Collagen – it’s a word in the beauty field today that’s still causing confusion. On the one hand, it has proven to be a useful adjunct to cosmetic surgery. On the other, it’s seems to be due to claims made about it as an ingredient in skin care products.
The controversy stems from the fact that various cosmetics companies have been putting collagen in skin care products, Claiming that it “rejuvenates” by replacing lost proteins in the lower skin layers, or that it smooths out and removes wrinkles.
Similar claims for creams, and the like, are as old as cosmetics themselves. Years ago, the government forbade the use of such words as “rejuvenate” that implied that a cosmetic could make skin younger.
Companies using collagen are now trying to persuade the regulatory agencies that this substance really does the trick, and that the old ban should be lifted. For the use of collagen in cosmetic surgery there is no controversy.
It’s all part of a timely scenario. The population continues to age. Baby boomers have hit their 50s in large numbers. Plastic surgery is on the upswing, and beauty counters are laden with creams targeted toward aging skin that suffers from loss of elasticity, sun damage and, eventually, wrinkles.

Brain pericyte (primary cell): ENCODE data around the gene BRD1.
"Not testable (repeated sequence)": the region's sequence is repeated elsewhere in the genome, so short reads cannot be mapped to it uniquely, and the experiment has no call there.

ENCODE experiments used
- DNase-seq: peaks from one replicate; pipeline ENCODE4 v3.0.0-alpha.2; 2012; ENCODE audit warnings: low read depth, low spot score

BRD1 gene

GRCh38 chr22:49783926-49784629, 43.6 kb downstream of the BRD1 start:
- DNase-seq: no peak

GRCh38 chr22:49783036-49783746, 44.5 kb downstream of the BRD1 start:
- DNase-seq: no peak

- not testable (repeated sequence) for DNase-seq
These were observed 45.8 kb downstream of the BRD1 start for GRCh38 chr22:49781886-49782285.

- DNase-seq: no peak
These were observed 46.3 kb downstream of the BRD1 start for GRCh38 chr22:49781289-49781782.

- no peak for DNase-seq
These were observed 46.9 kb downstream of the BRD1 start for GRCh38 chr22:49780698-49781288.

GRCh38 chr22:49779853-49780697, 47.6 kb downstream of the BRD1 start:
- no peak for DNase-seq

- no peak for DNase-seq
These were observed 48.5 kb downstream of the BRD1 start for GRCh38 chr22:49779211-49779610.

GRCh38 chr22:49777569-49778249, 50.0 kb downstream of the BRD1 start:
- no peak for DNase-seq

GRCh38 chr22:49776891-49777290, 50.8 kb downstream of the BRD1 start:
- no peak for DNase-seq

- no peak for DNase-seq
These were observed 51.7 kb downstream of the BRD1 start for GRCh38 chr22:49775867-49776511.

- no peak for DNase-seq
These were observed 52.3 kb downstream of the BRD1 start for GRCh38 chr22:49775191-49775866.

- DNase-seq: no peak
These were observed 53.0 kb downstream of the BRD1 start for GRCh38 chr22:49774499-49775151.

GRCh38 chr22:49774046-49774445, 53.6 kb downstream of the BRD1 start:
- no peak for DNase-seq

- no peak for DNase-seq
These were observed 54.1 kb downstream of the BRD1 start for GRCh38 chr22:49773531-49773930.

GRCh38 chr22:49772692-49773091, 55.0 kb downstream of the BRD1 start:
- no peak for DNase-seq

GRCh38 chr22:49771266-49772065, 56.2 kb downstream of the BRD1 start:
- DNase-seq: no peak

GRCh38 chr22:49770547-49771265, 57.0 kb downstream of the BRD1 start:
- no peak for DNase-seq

New creams are billed as enhancing the body’s regenerative system. One company’s product claims it’s meant to trigger the repair system at the level of fine skin around the eyes.
According to Dermtz, Its big business and getting bigger. In a total cosmetics market of billions in revenue, Americans continue to spend millions on moisturizers and face lotions and on products designed to eliminate wrinkles.
Collagen is a natural substance, a protein found in connective tissue, so that it amounts to almost one third of the human body’s protein. It has long been used in such medical products as surgical sutures designed to break down in the body and disappear. The sutures do this because collagen once again becomes part of the body’s tissues.
Injections for such problems have long been performed, usually with purified silicon. While inert, so that no infection need occur, silicon does not become part of the tissues, and if not very carefully injected, it can move to other sites.
Implant research has been a successful effort to find a better substance for filling out depressed scar and wrinkle areas that affect the appearance- Collagen implants don’t solve all cosmetic surgery problems. For example, they work very well with lines from nose to mouth, and for the lines between the brows, but not with forehead lines. Forehead skin is too tight to be treated easily by any cosmetic surgery or injection. Collagen works much better with lengthwise soft-tissue depressions than with deep scars, such as the ice pick type also seen after acne.